Paa

Paa


When a director takes a road less travelled, it means risk and challenges. Director R Balakrishnan’s ‘Paa’ journey was difficult but he achieves what he had set out to do – Amitabh Bachchan’s not recognisable in the role of progeria patient Auro, his character is not over the top and the director has managed to convey the message about the disease without much fuss.

Auro’s character is well-etched and Amitabh has certainly presented a new challenge for his colleagues by slipping under the skin of a 13-year-old with wrinkles, cataracts and no hair so convincingly. Not even once does his megastar image overshadow his character.

Big B has an author-backed role and his oneliners are the best – if he tickles your funny bones with his comments in one scene, in the next Auro tugs at your heart strings with his emotional paradoxes.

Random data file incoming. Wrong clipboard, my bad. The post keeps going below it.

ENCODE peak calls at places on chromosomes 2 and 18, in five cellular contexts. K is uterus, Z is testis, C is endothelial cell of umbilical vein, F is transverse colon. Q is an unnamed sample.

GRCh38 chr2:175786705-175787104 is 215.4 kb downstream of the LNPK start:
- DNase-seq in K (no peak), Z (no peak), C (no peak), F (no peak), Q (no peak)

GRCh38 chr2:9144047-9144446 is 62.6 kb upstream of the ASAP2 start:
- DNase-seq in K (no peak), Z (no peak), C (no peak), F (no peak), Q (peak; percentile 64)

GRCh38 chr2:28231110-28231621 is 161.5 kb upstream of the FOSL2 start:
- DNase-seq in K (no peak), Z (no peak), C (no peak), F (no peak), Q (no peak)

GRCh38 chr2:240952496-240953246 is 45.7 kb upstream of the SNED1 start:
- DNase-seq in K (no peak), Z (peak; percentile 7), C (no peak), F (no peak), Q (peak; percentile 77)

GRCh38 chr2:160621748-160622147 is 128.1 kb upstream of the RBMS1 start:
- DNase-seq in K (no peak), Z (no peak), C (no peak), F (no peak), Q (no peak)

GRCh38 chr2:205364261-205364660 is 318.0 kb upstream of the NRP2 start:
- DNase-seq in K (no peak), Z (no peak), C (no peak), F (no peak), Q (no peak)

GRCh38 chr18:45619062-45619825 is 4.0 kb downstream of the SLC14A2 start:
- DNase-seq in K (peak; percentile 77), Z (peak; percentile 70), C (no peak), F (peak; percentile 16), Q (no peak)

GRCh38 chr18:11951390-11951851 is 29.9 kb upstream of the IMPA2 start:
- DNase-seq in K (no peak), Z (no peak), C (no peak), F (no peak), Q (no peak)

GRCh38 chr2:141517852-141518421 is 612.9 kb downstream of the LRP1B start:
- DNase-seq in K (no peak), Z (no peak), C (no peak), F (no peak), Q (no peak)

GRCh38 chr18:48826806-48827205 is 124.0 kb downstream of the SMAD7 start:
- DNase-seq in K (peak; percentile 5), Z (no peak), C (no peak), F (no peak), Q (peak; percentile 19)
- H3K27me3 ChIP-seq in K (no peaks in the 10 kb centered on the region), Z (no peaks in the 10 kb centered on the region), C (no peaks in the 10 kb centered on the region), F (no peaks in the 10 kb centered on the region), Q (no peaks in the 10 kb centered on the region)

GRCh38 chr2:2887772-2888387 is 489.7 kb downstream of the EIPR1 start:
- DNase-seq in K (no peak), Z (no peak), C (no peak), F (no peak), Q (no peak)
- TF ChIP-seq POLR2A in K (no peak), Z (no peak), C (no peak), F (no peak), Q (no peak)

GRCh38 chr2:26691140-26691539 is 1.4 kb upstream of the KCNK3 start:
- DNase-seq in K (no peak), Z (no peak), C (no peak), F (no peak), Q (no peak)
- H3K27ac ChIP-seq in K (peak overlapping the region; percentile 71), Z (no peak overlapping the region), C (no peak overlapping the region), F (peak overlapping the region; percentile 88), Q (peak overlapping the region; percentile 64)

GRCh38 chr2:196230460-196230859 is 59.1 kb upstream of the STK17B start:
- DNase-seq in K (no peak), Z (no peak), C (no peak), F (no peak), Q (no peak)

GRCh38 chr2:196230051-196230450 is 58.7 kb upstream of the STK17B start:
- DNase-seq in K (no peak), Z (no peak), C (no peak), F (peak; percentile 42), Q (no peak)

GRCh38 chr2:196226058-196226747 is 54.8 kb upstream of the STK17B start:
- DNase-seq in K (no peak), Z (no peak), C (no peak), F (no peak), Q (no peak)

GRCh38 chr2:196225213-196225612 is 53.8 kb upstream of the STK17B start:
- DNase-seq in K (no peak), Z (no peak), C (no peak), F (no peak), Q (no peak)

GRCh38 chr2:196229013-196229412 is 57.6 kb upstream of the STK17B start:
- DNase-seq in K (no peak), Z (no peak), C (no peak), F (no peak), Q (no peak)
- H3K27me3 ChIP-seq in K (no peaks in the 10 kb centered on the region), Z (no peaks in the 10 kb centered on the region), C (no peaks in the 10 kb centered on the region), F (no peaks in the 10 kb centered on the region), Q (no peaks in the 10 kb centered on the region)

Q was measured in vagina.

Amitabh’s make up is such that it doesn’t give him much room to use his facial muscles. Despite that he conveys every emotion he is going through and as the movie progresses one feels a connect with Auro.

In the performance department both Amitabh and Vidya Balan, who plays his single mother, complement each other. Amitabh and Abhishek’s scenes together are both funny and emotional. These are the finer points of the film.

But the film has flaws too. Abhishek is portrayed as an ambitious young politician, fine! But his media bashing spree is annoying! Except his sequences with naughty Auro, most of his scenes don’t fit in the scheme of things. Paresh Rawal is wasted in the film. But laudable parts of the film are P C Sreeram’s cinematography and Ilaiyaraaja’s music.
Watch ‘Paa’ for Amitabh and Vidya’s brilliant performances.

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